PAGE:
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Anxiety Epidemic?

According to the Journal of Psychopharmacology findings (read here )- In 2013 there were 8.2 million cases of anxiety in the UK.

This is a huge number - which I have no doubt will have grown dramatically since then, however we should also keep in mind that these 8.2 million cases are only those that have been discussed and diagnosed as this. In reality the figure is probably much higher.

One could almost say we are suffering an anxiety epidemic.

There are over 100 symptoms of anxiety and some of them are seriously life altering for the worse including dizziness, chest pain, headache, stomach problems, nausea, shortness of breath, heart palpitations, feeling crazy, sleep problems, weakness in legs, muscle pain, body jolts, skin problems, chills/flashes, depression, confusion, and a cloudy mind.

And yet - in my opinion - anxiety isn’t easily diagnosed and patients go through years of tests and pills which never actually relieve the problems.

If we think about it - anxiety and dementia are similar. One medical umbrella term which can give hundreds of seemingly unrelated symptoms which alone might be minor but collectively can overwhelm and make it very difficult to live a fulfilling life.

When someone lives with a long term illness it’s easy to just put every feeling, pain or niggle down to that illness where in reality a lot of them are probably completely unrelated and go untreated making the individual feeling worse than ever.

Could we relieve many dementia symptoms through anxiety treatment? It makes sense that having dementia would make you anxious!? Uncertainty about the future, confusion, changes in mood and emotions to name just a few. What if we treated those symptoms holistically with massage, meditation, relaxation, aromatherapy or cognitive behavioural therapy or a mixture of these or other therapies? What if we swapped anti-psychosis drugs for human contact and understanding? What if we swapped doctors for therapists? People who are less medical and given more time for human interaction? “Time out” in sensory rooms? I’d imagine the money saved on prescriptions and stat sick pay would pay for these facilities?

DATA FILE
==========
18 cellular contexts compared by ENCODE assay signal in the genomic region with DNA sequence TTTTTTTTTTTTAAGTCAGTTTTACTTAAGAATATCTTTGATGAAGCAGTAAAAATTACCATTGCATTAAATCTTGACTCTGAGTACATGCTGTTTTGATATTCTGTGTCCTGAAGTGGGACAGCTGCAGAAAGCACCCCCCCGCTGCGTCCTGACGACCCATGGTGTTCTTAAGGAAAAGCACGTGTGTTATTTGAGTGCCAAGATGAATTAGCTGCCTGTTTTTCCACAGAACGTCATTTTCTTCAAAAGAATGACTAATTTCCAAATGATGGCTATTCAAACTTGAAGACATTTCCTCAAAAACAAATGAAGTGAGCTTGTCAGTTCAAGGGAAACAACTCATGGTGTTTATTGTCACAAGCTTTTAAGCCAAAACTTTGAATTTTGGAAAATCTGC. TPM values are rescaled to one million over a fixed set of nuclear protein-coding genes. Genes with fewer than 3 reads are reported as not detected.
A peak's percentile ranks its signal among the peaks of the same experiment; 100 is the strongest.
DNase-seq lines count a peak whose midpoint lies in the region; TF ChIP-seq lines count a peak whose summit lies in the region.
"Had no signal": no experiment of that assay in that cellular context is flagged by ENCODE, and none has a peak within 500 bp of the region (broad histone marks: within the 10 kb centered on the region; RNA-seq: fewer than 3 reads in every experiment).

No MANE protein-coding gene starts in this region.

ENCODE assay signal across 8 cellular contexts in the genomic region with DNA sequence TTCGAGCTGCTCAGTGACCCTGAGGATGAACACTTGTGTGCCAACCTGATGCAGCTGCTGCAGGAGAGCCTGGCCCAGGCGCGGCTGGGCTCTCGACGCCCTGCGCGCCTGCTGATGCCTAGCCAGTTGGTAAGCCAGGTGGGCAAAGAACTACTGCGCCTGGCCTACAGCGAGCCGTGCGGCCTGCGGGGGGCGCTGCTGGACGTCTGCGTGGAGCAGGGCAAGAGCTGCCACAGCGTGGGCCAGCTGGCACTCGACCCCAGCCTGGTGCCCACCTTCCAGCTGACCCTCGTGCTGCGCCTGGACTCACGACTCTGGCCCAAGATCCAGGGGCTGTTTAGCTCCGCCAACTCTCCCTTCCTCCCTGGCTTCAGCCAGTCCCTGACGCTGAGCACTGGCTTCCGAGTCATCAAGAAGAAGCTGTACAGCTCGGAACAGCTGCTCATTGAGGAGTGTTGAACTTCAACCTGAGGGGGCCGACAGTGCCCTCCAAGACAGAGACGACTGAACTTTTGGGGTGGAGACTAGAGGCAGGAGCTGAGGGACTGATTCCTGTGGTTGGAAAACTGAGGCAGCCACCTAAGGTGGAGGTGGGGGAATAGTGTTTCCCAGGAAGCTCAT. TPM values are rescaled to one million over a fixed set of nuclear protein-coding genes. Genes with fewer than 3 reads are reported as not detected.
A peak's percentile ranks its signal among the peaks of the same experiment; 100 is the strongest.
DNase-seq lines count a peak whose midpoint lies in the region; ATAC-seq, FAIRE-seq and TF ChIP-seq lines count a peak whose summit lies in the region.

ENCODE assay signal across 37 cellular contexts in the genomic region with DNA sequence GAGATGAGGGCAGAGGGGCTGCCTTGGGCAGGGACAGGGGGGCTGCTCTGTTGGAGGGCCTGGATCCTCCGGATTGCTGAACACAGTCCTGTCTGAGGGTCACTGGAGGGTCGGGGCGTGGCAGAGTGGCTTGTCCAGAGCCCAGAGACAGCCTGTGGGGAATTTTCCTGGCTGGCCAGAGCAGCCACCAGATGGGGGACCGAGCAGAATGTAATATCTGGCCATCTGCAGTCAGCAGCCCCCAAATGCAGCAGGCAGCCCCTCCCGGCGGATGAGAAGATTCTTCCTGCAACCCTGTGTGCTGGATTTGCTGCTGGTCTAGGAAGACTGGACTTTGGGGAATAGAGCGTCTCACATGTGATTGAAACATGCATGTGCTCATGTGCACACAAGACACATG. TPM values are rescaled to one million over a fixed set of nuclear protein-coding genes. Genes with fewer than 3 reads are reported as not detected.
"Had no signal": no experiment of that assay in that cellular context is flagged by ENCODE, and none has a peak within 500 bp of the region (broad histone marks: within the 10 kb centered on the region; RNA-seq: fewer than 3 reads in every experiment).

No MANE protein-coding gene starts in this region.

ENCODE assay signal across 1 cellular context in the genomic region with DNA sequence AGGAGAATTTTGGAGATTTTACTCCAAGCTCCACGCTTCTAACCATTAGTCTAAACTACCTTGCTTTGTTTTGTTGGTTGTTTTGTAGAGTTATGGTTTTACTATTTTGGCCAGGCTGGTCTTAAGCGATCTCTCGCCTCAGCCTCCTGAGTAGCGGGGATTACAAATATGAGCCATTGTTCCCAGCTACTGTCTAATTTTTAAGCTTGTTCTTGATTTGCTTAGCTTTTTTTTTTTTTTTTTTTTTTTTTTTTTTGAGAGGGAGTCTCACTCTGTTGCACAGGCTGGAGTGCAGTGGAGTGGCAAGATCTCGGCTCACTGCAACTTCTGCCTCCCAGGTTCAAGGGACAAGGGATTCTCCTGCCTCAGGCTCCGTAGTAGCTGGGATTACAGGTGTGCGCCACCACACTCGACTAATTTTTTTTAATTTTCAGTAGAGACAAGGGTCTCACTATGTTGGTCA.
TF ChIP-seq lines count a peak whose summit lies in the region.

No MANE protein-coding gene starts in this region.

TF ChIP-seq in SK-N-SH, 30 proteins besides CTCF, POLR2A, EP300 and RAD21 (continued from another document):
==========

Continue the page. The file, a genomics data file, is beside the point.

A newspaper article in the Glasgow Herald this week (read article here) stated that three quarters of family doctors in Scotland deal with at least one patient per day whose main problem is loneliness. Isn’t that really sad? That people are so lonely or stressed that they need to see a doctor? But is a ten minute allocation with a medical professional really what’s needed? Surely ten minutes isn’t really enough to solve any issue?

So what is the answer? I believe it’s simple!

My favourite quote of all time was written by Henry Simmons from Alzheimer Scotland. He said

“Human Interactions are the Chemotherapy of Dementia”

But this could be applied to life in general. If we gave people our time and care instead of medicines wouldn’t the world be a better place and people feel better within it?

Obviously modern medicines are incredible and cure, and aid, so many illnesses but in my opinion so many things could be solved without medication if we just took the time to slow down, relax more, talk about things instead of bottling them up, sharing advice and issues with friends so that we all realised that what we think makes us “crazy” actually makes us normal!

The brain is a very powerful thing. But even the smartest, most efficient brains need some down time to recharge. Let’s start putting less pressure on ourselves and others to be “perfect” and just LIVE!

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